- If you work in property/car insurance and a customer cancels insurance and seeks a cheque as reimbursement after paying in cash
- If you work in the travel industry and a client pays for high-price tickets last minute and in cash
- If cash payment is only mentioned by the customer at the conclusion of the transaction
- If the instruction on the form of payment changes suddenly just before the transaction goes through
- If, in the case of refunds, a customer:
- inquires about the business’ refund policy before making the purchase
- seeks a refund for spurious reasons
- seeks repayment in the form of a cheque
Who do I contact if I suspect something?
You can report suspicious activity confidentially to the Financial Intelligence Agency (FIA).
To make a report as an individual, click here.
To make a report as an organisation, click here.
To make a report as an FIA-registered user, click here.
What is the 2018 CFATF Mutual Evaluation of Bermuda?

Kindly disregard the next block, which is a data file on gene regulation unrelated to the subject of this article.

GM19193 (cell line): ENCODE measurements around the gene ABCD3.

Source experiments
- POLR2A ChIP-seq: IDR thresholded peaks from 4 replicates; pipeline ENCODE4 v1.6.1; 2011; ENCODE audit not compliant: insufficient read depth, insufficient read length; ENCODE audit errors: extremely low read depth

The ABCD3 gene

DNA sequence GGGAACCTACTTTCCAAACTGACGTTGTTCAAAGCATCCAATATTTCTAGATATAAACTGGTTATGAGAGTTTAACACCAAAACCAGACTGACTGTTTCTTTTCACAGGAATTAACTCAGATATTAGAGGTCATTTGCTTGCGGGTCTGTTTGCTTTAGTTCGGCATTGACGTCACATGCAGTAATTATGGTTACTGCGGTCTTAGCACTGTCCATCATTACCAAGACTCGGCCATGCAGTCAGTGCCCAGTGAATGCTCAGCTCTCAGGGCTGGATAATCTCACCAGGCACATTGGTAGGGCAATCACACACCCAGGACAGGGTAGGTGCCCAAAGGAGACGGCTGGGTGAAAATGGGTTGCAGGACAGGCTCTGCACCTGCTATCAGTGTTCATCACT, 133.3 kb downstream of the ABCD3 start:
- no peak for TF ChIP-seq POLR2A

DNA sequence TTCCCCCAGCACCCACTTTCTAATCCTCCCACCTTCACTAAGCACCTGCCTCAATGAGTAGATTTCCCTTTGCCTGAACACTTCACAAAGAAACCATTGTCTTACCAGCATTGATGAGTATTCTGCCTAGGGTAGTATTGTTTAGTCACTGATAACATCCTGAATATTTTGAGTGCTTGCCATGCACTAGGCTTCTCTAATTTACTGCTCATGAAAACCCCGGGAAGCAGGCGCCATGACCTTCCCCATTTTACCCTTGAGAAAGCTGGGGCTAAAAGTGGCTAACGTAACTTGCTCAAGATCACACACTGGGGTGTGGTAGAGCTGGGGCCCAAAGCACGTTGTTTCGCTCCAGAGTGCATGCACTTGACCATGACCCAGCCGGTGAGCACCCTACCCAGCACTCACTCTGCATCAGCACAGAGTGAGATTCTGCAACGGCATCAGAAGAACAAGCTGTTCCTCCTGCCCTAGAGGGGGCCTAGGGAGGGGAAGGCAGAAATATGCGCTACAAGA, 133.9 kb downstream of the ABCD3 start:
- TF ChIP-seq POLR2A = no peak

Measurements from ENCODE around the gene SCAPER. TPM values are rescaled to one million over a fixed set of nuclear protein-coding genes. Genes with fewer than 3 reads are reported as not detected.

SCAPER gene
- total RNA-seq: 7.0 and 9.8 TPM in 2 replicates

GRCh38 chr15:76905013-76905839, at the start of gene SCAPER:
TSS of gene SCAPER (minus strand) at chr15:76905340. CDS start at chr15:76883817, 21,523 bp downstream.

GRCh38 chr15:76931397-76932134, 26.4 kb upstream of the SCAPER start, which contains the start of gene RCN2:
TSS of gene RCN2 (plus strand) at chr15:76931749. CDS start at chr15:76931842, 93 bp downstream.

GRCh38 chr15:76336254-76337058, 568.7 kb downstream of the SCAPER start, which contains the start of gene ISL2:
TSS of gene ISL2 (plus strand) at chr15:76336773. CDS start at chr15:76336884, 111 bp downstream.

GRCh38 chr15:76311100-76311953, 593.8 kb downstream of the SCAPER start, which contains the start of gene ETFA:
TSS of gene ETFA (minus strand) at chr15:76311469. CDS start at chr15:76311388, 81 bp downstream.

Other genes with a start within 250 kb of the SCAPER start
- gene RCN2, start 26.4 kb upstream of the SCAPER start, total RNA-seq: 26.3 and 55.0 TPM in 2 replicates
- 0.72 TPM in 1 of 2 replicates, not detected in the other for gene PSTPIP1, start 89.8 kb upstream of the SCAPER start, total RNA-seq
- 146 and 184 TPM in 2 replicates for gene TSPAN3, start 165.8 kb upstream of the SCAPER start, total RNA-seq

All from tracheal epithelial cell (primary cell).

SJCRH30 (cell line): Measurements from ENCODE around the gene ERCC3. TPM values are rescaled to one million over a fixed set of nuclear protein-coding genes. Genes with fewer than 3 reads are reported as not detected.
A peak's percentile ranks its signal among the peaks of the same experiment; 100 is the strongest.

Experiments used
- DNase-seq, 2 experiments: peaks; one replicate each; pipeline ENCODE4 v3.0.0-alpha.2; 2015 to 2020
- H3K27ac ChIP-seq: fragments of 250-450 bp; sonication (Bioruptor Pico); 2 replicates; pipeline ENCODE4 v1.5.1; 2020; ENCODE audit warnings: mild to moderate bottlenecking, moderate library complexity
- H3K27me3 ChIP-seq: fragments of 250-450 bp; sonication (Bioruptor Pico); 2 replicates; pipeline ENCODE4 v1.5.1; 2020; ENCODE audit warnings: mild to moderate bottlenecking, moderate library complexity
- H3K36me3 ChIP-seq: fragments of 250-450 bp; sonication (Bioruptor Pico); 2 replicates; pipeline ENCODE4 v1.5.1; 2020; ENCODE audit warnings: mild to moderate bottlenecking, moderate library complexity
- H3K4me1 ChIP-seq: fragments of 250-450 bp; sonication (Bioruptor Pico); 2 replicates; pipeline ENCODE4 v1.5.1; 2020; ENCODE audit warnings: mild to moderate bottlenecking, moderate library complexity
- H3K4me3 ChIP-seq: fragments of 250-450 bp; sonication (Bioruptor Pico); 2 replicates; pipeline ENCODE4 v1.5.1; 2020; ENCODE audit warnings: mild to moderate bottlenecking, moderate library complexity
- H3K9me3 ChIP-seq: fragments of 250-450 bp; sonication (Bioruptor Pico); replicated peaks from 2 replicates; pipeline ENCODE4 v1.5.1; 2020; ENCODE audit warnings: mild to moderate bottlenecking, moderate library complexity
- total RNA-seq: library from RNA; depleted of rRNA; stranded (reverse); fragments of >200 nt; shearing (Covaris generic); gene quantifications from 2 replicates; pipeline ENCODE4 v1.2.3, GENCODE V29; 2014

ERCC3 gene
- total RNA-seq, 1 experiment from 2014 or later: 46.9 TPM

The CFATF Mutual Evaluation takes place in 2018, but the final report will not be completed until 2019. A team of professionals from various countries will review Bermuda's AML–ATF laws, policies and procedures and assess their effectiveness. Over the first half of 2018, Bermuda must submit a completed questionnaire and self-assessment to CFATF assessors. After reviewing the submission, they will visit the island in the second half of 2018 to meet with authorities, financial and non-financial businesses, and assess whether processes and protocols are being met and global obligations fulfilled.
Is the CFATF's 2018 assessment important to Bermuda?
It is critical to Bermuda's reputation as a global finance centre and, by extension, to our economy. A positive assessment tells the international business community our jurisdiction is tough on money laundering and terrorist financing and meets global standards. As a result, the Bermuda government has made preparation for the assessment a national priority.
How is Bermuda perceived as an international financial centre?
Bermuda is respected as a sophisticated, top-tier global finance centre with a robust regulatory framework that meets international standards. Our jurisdiction has also demonstrated leadership on compliance, tax-transparency and cooperation with countries around the world. The island has enjoyed an excellent reputation for many decades, and we want to retain that record.